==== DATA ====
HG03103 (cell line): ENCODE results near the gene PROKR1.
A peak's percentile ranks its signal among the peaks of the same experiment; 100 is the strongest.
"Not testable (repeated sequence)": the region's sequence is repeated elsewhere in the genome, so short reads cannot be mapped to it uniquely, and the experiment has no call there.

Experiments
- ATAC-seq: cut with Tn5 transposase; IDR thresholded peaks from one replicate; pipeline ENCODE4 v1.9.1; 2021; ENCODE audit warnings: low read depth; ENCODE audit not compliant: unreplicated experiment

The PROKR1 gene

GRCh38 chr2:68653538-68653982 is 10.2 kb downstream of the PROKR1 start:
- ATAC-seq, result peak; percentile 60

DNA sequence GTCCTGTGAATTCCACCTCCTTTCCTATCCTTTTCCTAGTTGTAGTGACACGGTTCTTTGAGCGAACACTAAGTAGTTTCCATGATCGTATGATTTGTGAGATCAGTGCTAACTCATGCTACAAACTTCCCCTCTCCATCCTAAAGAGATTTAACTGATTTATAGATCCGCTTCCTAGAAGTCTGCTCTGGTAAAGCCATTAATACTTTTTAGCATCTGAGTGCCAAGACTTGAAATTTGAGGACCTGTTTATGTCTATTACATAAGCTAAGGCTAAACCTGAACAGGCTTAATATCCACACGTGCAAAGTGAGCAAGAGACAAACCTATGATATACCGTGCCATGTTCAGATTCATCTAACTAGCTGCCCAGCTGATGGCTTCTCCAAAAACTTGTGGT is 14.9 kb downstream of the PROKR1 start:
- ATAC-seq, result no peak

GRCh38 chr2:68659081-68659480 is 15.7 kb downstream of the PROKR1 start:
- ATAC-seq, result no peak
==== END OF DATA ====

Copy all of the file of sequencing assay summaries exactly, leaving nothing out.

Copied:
HG03103 (cell line): ENCODE results near the gene PROKR1.
A peak's percentile ranks its signal among the peaks of the same experiment; 100 is the strongest.
"Not testable (repeated sequence)": the region's sequence is repeated elsewhere in the genome, so short reads cannot be mapped to it uniquely, and the experiment has no call there.

Experiments
- ATAC-seq: cut with Tn5 transposase; IDR thresholded peaks from one replicate; pipeline ENCODE4 v1.9.1; 2021; ENCODE audit warnings: low read depth; ENCODE audit not compliant: unreplicated experiment

The PROKR1 gene

GRCh38 chr2:68653538-68653982 is 10.2 kb downstream of the PROKR1 start:
- ATAC-seq, result peak; percentile 60

DNA sequence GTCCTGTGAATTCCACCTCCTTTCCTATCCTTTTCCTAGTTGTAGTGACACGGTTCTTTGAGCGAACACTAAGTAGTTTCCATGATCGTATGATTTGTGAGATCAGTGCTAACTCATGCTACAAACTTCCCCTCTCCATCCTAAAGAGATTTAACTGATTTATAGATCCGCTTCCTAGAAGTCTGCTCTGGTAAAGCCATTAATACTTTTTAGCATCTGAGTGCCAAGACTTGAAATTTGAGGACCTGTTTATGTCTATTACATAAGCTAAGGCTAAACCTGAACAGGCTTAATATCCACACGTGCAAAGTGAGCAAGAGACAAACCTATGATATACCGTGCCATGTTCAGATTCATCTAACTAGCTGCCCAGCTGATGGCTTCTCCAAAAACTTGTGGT is 14.9 kb downstream of the PROKR1 start:
- ATAC-seq, result no peak

GRCh38 chr2:68659081-68659480 is 15.7 kb downstream of the PROKR1 start:
- ATAC-seq, result no peak